No one wants to hear their chances of going deeper into debt have significantly increased, but it’s the truth—especially if you’re already in debt. With the Federal Reserve’s latest rate hike (the fourth this year), credit card interest rates will be going up as well.
Although the actions taken by the Federal Reserve are a result of soaring inflation due to the COVID-19 pandemic and the Russian-Ukraine war, many people have already been experiencing the toll it’s taken on their wallets.
Whether you’re still waiting for the impact of the rate hike to hit your interest rates, or you’ve already been affected, getting a plan in order will benefit you in the long run. Rates are expected to increase again, sending average card interest rates to all-time highs—possibly 18%–19%.
Ultimately, if you have credit card debt (and a not-so-great credit score), you’re going to end up paying more if you don’t take actions that will soften the financial blow.
Focus on Debt Management
While it seems counterproductive, people with excellent credit are more likely to see less interest rate hike impacts, while people with poor credit usually already have a higher APR and will be more greatly affected by the interest rate hikes.
Paying the minimum might have already been difficult, and if it’s about to get even harder for you, consider seeking the advice of a credit counselor. Not only can a counselor help you create a manageable budget, but they can also enroll you in a debt management plan. Right now, especially if you’re at risk of falling into deeper debt, a debt management plan can help you not only pay off your loans but also avoid the full brunt of rising interest rates.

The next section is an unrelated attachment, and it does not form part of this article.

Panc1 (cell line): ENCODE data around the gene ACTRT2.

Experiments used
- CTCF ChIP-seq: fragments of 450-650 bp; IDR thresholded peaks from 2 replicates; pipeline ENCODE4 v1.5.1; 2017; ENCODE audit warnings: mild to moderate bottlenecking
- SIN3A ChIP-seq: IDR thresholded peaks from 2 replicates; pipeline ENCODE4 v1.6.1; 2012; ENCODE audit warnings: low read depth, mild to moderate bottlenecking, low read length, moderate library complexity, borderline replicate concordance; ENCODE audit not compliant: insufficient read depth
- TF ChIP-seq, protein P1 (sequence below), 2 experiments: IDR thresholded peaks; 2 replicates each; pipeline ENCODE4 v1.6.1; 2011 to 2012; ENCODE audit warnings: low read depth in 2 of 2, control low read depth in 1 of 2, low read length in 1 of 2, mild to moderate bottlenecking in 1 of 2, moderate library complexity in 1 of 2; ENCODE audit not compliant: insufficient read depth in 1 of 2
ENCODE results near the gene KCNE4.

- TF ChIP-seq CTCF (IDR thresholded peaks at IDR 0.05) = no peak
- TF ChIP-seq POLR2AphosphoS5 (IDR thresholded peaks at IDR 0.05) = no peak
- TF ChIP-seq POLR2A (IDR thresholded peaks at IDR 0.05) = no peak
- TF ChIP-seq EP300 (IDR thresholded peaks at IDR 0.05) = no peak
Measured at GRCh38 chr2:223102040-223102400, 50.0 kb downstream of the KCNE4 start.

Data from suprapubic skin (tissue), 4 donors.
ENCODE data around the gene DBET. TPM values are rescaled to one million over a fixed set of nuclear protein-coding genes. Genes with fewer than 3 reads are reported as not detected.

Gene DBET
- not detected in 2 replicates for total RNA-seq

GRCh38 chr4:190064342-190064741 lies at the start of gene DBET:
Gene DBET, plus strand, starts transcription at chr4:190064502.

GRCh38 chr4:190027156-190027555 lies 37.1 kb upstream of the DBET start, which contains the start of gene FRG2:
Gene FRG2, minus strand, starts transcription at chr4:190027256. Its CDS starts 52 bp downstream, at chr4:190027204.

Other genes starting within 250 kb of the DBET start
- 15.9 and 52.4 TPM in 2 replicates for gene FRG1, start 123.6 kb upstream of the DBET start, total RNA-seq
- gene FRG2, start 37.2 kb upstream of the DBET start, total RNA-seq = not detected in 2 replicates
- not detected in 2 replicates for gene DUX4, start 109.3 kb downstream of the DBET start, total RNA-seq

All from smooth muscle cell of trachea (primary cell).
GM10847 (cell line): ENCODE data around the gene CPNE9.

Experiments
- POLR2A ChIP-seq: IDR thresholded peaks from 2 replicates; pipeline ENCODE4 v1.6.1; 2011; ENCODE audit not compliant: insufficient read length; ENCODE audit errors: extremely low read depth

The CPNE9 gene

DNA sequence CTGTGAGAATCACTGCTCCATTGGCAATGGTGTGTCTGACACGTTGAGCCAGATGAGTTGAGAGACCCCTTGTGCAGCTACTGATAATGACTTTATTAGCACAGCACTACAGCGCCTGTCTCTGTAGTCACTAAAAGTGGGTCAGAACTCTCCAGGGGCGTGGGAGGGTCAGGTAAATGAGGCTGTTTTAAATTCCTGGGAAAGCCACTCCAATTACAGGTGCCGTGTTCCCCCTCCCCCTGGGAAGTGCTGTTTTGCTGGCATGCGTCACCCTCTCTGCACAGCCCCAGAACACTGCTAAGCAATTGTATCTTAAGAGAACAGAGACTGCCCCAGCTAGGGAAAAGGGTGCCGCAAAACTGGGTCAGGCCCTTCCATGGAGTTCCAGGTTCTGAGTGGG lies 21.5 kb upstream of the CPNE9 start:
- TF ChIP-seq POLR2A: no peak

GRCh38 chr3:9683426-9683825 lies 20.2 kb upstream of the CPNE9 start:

How? Well, if you’re approved for a debt management program, your credit counselor will work with your lenders to lower your interest rate and consolidate your loans into one affordable monthly payment that’s designed to be paid off in three to five years.
It’s important to remember that you’re not alone. According to CNBC, credit card balances rose year over year—hitting a 13% increase by the second quarter of 2022.
Non Profit Credit Counseling
Here are some other tips to help you combat rising credit card interest rates:
Stop using your credit cards.
If you’re not using them, you can avoid falling deeper into debt. Make a budget and stick to it. This means cutting costs and deciding how you’re going to pay your debt off. The recommended approach to get out of debt is to follow either the avalanche method or the snowball method.
Talk to your lender.
Call your credit card companies and discuss repayment options that can help you pay back your loan more efficiently, including the possibility of lowering your interest rate.
Try to find a 0% credit card offer.
Transferring your balance to a card company offering 0% APR can help you weather a period of high-interest rates while allowing you to pay off your loan faster, ultimately saving money.
These are stressful financial times, but having a strategy can help you feel better about your financial future while also helping you strengthen your current situation.